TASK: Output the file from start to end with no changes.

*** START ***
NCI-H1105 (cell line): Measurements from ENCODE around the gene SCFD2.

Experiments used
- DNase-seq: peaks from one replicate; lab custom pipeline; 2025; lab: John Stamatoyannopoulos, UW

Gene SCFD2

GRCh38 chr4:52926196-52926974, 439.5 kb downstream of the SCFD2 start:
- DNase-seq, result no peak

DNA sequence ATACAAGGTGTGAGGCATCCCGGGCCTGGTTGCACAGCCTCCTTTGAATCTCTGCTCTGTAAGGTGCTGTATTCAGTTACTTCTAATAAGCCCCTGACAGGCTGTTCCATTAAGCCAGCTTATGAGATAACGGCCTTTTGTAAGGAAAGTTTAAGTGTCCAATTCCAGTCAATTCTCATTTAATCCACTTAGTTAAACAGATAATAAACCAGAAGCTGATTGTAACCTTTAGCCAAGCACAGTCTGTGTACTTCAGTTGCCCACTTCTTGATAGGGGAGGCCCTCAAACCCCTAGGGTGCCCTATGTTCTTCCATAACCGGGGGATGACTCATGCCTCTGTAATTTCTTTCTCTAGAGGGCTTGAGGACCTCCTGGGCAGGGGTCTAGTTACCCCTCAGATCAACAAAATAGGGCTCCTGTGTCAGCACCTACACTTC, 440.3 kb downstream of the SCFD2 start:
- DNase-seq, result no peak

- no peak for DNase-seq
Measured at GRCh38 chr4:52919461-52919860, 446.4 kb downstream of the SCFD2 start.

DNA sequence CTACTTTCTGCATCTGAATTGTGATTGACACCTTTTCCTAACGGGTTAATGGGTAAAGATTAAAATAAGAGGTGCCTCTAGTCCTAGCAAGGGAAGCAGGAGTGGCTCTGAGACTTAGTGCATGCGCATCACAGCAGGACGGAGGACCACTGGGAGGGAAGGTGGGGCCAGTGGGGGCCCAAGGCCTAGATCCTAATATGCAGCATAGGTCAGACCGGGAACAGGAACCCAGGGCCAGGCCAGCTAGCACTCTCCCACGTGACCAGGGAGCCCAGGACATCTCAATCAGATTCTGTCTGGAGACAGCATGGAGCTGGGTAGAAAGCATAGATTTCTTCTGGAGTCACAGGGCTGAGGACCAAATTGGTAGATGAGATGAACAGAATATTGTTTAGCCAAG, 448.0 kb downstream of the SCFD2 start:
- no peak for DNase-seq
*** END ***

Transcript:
NCI-H1105 (cell line): Measurements from ENCODE around the gene SCFD2.

Experiments used
- DNase-seq: peaks from one replicate; lab custom pipeline; 2025; lab: John Stamatoyannopoulos, UW

Gene SCFD2

GRCh38 chr4:52926196-52926974, 439.5 kb downstream of the SCFD2 start:
- DNase-seq, result no peak

DNA sequence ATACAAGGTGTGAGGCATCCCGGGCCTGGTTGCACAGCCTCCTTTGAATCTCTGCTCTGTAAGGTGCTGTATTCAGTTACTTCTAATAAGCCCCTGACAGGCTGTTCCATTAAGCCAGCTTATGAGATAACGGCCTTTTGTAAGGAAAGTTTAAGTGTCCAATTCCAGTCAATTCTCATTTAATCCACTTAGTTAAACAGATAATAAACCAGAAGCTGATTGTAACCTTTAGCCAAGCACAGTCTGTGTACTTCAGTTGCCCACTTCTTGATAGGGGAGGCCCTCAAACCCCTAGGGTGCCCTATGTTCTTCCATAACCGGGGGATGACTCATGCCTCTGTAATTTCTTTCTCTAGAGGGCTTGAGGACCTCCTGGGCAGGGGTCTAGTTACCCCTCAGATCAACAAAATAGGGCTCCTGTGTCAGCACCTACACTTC, 440.3 kb downstream of the SCFD2 start:
- DNase-seq, result no peak

- no peak for DNase-seq
Measured at GRCh38 chr4:52919461-52919860, 446.4 kb downstream of the SCFD2 start.

DNA sequence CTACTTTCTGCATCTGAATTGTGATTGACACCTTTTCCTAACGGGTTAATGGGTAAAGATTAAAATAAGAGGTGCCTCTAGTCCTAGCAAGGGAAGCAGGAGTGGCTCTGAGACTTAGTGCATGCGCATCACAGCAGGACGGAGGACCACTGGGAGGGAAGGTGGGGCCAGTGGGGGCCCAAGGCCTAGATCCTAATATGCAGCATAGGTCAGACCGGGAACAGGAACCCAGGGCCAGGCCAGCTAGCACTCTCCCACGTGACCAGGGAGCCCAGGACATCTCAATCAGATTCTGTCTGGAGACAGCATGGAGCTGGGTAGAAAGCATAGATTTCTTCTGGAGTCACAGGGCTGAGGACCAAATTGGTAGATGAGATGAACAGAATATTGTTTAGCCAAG, 448.0 kb downstream of the SCFD2 start:
- no peak for DNase-seq